If you are injured at work, you should immediately give notice to your employer of what happened. Typically, your supervisor is the person you should talk to first. Tell your supervisor what happened, how it happened, and what body parts you injured. Include every body part that you are experiencing pain in. Sometimes, there is not a specific incident that is causing your symptoms. If you’re ion pain at the end of the day or the end of the week because of repetitively performing your job duties, and you think your job duties are contributing to your symptoms, you should ask to fill out a First Report of Injury. The date of injury may not be exact for these types of claims (called Gillette injuries in Minnesota), but you can use the last day you worked, the first time you saw a doctor, or the first time you really noticed your symptoms. The sooner you report your injury, the more accurate your recollection of the events causing the injury will be. Keep records of how the accident occurred for yourself, as this will aide you in giving consistent reports to your doctor and the work comp insurance company too.
While you’re doing this, your Employer should be filling out a First Report of Injury form. They use this form to notify their insurance carrier of your injury and to open your claim for benefits. This form also needs to be filed with the Minnesota Department of Labor and Industry in St. Paul. If your Employer does not have this form, it can be downloaded from the Department of Labor and Industry’s website. It is not your responsibility to file this form, it is your employer’s responsibility. The form should be filed within 14 days of when your injury occurs.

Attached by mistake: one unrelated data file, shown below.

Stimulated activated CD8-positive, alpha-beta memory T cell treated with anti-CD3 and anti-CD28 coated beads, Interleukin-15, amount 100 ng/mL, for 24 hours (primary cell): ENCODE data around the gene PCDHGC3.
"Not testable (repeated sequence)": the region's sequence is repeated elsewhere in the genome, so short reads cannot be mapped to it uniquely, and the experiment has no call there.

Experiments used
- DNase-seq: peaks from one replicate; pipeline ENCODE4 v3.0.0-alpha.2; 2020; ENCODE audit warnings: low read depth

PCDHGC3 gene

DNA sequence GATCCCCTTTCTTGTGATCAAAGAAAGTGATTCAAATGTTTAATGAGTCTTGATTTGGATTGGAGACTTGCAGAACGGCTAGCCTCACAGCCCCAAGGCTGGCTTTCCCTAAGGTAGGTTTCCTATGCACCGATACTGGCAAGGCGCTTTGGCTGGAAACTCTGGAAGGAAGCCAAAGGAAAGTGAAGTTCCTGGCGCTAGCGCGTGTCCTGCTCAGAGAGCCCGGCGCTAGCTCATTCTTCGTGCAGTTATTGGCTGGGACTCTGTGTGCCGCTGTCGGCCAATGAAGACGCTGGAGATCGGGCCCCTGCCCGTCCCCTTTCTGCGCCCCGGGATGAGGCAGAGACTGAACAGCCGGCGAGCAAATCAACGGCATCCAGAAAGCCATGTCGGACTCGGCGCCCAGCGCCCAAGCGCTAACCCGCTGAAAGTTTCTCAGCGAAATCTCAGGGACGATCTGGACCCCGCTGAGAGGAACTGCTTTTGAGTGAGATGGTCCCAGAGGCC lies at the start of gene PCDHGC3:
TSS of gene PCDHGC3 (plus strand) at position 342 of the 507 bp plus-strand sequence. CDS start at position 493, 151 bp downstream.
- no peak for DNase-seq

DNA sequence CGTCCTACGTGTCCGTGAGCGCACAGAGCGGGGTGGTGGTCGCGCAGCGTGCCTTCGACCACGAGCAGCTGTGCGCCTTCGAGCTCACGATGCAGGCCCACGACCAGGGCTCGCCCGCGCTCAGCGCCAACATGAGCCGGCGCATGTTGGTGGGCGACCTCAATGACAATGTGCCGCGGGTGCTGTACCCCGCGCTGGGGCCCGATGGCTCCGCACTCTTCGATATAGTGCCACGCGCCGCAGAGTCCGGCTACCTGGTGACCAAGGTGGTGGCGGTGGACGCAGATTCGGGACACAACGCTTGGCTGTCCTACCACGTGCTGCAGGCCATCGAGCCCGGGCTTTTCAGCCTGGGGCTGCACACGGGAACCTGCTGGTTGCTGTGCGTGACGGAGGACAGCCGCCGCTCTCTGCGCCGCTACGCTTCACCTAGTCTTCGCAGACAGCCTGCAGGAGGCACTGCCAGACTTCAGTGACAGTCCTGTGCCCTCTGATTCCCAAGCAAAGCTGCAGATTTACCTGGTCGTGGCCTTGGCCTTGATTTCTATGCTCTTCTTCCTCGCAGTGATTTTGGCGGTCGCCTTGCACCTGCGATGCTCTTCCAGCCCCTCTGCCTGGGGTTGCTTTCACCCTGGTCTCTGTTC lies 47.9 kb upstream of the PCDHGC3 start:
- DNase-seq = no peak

It is important to file the First Report of Injury right away, because it controls the Statute of Limitations for filing your workers’ compensation claim. If your claim is denied, you have three years to file a claim if a First Report of Injury was filed, or six years to file a claim if no First Report of Injury was filed. If any medical benefits or wage benefits are paid by the work comp insurance company, the statute of limitations is tolled.
Minor accidents do not necessitate a First Report of Injury. For example, minor cuts and scrapes that do not result in medical treatment or any lost time from work do not require the filing of a First Report of Injury. However, you should still report an injury if you’re experiencing ongoing pain or even if you think the pain will go away or get better. Waiting too long to report an injury is a big reason why insurance companies deny claims.
If your Employer refuses to fill out a First Report of Injury at your request, contact Attorney Josh Borken immediately.